figure1

Cutaneous plasmacytosis in the patient. The patient presented with red-brown plaques on his face and trunk (a) which were ameliorated by prednisolone therapy. Although the pigmentation of facial lesions remained, redness and swelling improved to some extent (b). Histological examination revealed characteristic findings of cutaneous plasmacytosis (c, d). There was no abnormality in either the stratum corneum or epidermis, but plasma cells infiltrated the dermis. Tx, treatment

Fig. 2
figure2

MRI and histological findings of myositis in the patient. Short tau inversion recovery (a), T2-weighted (b), and T1-weighted (c) MRI revealed inflammation of several muscles in the bilateral lower legs. dg Gastrocnemius muscle pathology. Inflammatory cells invaded the endomysium (d, hematoxylin and eosin, bar 200 μm). Lymphocytes surrounding non-necrotic fibers were CD8+ cytotoxic T cells (e, CD8 immunostaining, bar 100 μm). Non-necrotic fibers showed ubiquitous MHC-class 1 antigen expression (F, MHC-class 1 immunostaining, bar 500 μm). A few plasmacytes were seen in the endomysium (g, red arrow, CD138 immunostaining, bar 200 μm)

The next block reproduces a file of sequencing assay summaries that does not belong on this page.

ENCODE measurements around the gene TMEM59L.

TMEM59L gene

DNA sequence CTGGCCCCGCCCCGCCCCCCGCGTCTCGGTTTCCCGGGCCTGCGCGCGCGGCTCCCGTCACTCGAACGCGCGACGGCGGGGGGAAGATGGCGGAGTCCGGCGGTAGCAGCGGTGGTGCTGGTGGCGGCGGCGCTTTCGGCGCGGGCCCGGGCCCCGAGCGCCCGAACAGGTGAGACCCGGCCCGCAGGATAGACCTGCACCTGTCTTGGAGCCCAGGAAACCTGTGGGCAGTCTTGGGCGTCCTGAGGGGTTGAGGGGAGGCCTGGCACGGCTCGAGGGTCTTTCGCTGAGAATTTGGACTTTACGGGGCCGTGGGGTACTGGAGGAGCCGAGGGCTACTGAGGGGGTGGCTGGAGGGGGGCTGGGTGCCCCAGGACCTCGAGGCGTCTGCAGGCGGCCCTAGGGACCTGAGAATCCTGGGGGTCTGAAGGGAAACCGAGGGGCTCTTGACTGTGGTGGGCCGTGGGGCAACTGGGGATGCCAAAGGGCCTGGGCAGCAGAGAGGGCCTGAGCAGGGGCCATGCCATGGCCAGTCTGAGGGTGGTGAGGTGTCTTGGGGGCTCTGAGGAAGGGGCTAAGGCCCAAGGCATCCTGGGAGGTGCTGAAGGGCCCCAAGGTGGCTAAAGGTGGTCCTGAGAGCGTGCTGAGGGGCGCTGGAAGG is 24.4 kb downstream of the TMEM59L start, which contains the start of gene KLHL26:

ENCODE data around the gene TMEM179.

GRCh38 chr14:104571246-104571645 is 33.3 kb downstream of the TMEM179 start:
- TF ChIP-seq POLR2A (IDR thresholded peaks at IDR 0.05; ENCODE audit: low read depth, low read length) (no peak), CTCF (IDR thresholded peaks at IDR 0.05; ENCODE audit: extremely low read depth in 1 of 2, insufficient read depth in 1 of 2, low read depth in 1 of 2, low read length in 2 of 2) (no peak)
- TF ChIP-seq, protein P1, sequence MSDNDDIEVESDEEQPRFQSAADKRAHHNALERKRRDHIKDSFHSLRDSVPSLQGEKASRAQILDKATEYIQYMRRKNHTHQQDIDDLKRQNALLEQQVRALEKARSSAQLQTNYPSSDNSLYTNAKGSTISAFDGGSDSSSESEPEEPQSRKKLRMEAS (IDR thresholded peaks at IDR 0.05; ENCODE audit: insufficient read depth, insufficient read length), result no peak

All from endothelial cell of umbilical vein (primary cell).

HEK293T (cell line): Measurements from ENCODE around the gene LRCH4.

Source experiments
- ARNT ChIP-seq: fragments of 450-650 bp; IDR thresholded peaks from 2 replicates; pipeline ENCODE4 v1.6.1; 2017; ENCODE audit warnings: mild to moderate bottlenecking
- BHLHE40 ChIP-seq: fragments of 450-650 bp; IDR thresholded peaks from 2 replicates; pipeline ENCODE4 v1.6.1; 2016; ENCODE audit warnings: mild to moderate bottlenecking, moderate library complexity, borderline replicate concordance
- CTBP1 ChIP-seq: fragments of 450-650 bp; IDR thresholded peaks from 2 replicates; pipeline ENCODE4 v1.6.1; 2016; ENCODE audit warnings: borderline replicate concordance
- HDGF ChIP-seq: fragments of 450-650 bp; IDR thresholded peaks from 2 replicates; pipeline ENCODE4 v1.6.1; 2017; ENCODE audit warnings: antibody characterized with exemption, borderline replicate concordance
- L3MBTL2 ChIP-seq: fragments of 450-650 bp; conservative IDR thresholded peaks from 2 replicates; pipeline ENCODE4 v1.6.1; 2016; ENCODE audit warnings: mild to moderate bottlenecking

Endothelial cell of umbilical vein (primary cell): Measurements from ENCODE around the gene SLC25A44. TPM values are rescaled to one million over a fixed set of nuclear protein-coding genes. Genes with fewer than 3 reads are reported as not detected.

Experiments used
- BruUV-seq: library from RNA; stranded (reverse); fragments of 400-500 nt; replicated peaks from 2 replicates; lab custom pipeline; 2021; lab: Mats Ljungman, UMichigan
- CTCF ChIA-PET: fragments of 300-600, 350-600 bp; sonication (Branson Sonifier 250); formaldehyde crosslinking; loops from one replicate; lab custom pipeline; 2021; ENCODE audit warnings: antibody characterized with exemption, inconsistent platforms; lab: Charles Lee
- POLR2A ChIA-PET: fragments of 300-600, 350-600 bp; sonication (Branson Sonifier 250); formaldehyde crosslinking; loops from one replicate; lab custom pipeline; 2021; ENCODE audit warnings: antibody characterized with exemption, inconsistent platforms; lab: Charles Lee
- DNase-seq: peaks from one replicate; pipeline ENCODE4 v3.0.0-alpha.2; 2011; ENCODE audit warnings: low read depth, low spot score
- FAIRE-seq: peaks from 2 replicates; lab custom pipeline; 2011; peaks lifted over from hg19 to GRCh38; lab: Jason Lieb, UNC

The patient’s muscle pain was unaffected by acetaminophen and pregabalin, but his myalgia and cutaneous plasmacytosis on his face and back were ameliorated by prednisolone (20 mg/day) (Fig. 1b).

Discussion and conclusion

Plasmacytosis can be either localized, as in plasma-cell type giant lymph node hyperplasia, or systemic [1]. The current patient showed multiple reddish-brown skin lesions, typical of cutaneous plasmacytosis, scattered over his face and back. Serum and dermal pathological analyses revealed elevated levels of IgG and IgA, without Bence Jones or M protein, and proliferation of mature plasma cells in the dermis. These findings suggested plasmacyotosis rather than multiple myeloma. The abnormally high intensity of muscles in T1- and T2-weighted MRI indicated chronic myositis with fatty degeneration. The needle electromyography failed to provide conclusive evidence for myogenic changes, although the results might be influenced by the neurogenic changes from lumbar stenosis. Plasmacytosis occasionally proliferates systemically, similar to the skin. However, although several previous reports have described the involvement of superficial lymph nodes, liver, spleen and lung [1, 5, 6], there have been no reports of an association between proliferating plasma cells and myopathy. Muscle biopsy in the current case showed proliferation of lymphocytes, but not plasma cells, suggesting that the myositis in this case might have been related to chronic inflammation, rather than to the invasion of plasma cells into the muscles.